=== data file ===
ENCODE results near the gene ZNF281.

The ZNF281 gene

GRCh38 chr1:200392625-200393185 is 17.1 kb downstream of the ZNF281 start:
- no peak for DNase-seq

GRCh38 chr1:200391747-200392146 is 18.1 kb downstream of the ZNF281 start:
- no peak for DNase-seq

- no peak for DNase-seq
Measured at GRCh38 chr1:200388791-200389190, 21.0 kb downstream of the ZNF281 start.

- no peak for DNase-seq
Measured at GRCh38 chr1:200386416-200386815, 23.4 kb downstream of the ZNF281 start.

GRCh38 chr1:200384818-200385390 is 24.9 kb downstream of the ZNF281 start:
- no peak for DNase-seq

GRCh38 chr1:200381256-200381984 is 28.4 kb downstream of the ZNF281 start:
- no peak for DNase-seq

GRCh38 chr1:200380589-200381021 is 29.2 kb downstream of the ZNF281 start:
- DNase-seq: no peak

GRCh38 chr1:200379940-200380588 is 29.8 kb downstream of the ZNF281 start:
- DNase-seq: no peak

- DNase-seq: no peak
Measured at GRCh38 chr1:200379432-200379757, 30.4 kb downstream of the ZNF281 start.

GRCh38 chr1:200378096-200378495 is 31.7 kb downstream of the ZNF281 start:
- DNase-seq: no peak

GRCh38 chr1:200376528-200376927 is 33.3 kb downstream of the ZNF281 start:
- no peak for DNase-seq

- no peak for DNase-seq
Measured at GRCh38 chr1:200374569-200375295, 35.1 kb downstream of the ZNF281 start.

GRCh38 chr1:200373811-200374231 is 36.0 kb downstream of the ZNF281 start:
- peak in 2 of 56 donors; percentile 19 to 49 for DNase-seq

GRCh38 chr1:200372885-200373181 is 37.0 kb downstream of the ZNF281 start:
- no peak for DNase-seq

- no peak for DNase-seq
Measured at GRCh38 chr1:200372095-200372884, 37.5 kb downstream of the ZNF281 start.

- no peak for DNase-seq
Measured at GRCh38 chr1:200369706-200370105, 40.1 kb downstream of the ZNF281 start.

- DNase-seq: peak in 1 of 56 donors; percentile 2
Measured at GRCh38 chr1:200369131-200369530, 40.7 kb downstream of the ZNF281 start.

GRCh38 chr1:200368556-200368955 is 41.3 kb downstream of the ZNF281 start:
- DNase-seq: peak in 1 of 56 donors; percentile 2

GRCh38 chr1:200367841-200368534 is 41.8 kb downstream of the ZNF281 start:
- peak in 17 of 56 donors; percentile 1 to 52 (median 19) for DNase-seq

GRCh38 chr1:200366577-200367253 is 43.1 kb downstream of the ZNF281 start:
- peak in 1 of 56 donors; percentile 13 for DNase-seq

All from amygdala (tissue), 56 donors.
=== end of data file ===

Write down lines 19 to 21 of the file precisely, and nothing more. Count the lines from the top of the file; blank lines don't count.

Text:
- DNase-seq: no peak
Measured at GRCh38 chr1:200379432-200379757, 30.4 kb downstream of the ZNF281 start.

GRCh38 chr1:200378096-200378495 is 31.7 kb downstream of the ZNF281 start: